Doug Kass points us to this chart (from “Fast Money’s” Steve Cortes) depicting copper’s price with the S&P 500.

Source: Bloomberg

Category: Commodities, Data Analysis, Economy

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18 Responses to “King Copper and a New Low in the Shanghai Index”

  1. UH OH!

    If there is one thing I respect it is Doctor Copper economic opinions

  2. vader says:

    The only concern I’d have if the dip is not from less demand for consumption, but less speculation.

  3. dead hobo says:

    Dec 11 copper is 3.17 at this moment. Copper is probably the most realistic commodity for estimating the true state of the markets at this time. A couple of years ago it was an absolute indicator for a buy or sell signal. Stories of Chinese hoarding and uncertainties regarding the liquidity of the actual metal have made me less confident of the reliability of copper as an indicator. The LME and GS warehousing practices have allowed aluminum to become an asset as opposed to a consumable. This made me wonder about copper and its susceptibility to price manipulation in the same way.

    That being said, the elevator is heading down and copper told you so.

  4. icm63 says:

    Copper has a well known cycle that said SELL…did you…

    Copper and Dow Transports indicators of world growth http://www.readtheticker.com/Pages/Blog1.aspx?65tf=345_copper-and-dow-transports-indicators-of-world-growth-2011-09

  5. machinehead says:

    Copper has been mostly in gear with equities during the past decade. But in the Nineties, copper drifted lower with other commodities, while stocks were bubbling skyward.

    Copper is likely to be closer correlated with the EEM emerging markets ETF, since copper is a good proxy for Chinese demand. Both copper and EEM are acting sicker than the S&P.

    Meanwhile, VIX crept back above 40 for about ten minutes, just after lunchtime today. Ding, ding, ding! These blue-light specials don’t last for long. Bring your checkbook!

  6. dead hobo says:

    machinehead Says:
    September 28th, 2011 at 3:02 pm

    Copper is likely to be closer correlated with the EEM emerging markets ETF, since copper is a good proxy for Chinese demand. Both copper and EEM are acting sicker than the S&P.

    reply:
    ————–
    In days gone by, copper in free fall was a sell signal … I mean sell without question unless something obvious was a mitigating factor. Likewise, the market in free fall with copper stable said “Chill, wait it out … no biggie.”

    If copper in free fall is still a leading indicator … I mean by a couple or three days … then this will be interesting to see if copper is still the ultimate indicator or just another manipulated asset.

  7. echotoall says:

    There is more to this story. Overlay copper’s decline with a ratio of short-to-long dated treasuries. You will see the fed’s ‘twist’ activity (along with the market’s anticipation of it) correlates pretty well between copper’s decline.

  8. Moss says:

    I guess another triple point intra-day move in the DOW will shed some light on this.

  9. mark says:

    Prince Silver, a very important industrial metal and not merely gold’s not so precious little brother, is sending exactly the same signal.

  10. santamonica says:

    Proof that few make 1% off the value of copper (as opposed to the S&P)?….

  11. Patrick Neid says:

    Looking at the monthly chart $1.50 copper cannot be ruled out. In fact it has to be ruled in.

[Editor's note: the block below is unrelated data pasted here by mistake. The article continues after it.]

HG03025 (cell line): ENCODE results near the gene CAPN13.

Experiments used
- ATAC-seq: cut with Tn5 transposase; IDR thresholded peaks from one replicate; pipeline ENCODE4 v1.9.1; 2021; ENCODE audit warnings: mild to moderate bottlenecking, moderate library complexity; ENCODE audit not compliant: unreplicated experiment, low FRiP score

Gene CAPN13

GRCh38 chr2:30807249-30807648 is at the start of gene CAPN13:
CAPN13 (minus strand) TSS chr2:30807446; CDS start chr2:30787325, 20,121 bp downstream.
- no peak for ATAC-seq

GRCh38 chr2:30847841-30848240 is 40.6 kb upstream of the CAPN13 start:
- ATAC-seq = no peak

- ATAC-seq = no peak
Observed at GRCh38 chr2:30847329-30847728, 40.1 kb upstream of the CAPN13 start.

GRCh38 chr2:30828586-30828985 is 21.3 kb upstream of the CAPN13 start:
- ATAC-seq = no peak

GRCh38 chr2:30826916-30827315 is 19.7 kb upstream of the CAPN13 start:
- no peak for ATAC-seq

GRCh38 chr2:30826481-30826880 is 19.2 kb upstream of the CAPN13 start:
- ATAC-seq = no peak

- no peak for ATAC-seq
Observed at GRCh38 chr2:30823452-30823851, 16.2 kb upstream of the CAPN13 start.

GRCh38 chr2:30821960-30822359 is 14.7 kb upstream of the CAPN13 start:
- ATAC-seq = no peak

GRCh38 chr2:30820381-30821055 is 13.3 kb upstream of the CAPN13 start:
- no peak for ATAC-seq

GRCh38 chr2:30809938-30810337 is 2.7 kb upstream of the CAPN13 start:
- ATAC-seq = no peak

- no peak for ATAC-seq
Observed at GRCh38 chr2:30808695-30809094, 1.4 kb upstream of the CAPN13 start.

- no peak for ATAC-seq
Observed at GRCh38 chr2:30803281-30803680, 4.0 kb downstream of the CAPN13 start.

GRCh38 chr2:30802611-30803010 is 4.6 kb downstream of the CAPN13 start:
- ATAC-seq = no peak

http://www.mrci.com/pdf/hg.pdf

    While the analogue with the spooz is interesting I’m more curious how much and to what extent are the stories/rumors of copper held in warehouses being used as collateral on real estate loans in China. If the rumors are half true that is a lot of supply that could come to market if they get convinced that the market is more than correcting.

  12. wildebeest says:

    Good article by Greg Merrill. People have got to shake loose this “Dr Copper” nonsense. It is a relic of the days when exchange traded prices gave a good indication of underlying economic demand. But you need to distinguish between demand for the metal, i.e. those who will take physical delivery, and demand for pieces of paper, i.e. speculators and others who have no interest in taking delivery. Speculators are dominating — I recall and article reproduced here maybe a year ago from the GMO analyst James M…(?) that showed this quit clearly.
    These days we have base metal prices and stockpiles rising in unison over most of the last couple of years — when they should be inversely related. Base metal markets are just another casino nowadays.

  13. [...] PDFWe already discussed the worrying collapse in industrial metals, including copper. Doug Kass via Barry Ritholtz provides this chart which shows one of the reasons the move lower in copper is worrying:This [...]

  14. whskyjack says:

    I suspect that the real demand for copper has to be down with the housing crises slowing down the building of new houses. This was around the world not just the US. Maybe what we are seeing is demand poping the speculative bubble.
    BTW remember econ 101 when prices rise substitution occurrs. When I do a rehab now I use half the copper then I did in 2005. I don’t use copper for plumbing I use pex tubing instead.

    Jack

  15. kenny powers says:

    There was a terrible, superficial article in The Economist this week about how still high copper prices bode well for the global economy. Morons. The financialization of copper distorts the price. The Doctor’s medical license has thus been revoked until further notice.

    http://tradersnarrative.wordpress.com/2011/05/05/when-the-tide-goes-out-we-see-whos-swimming-naked/

  16. Patrick Neid says:

    Kenny, thanks for the link. The notional price chart from Der Spiegel article was just what I was looking for.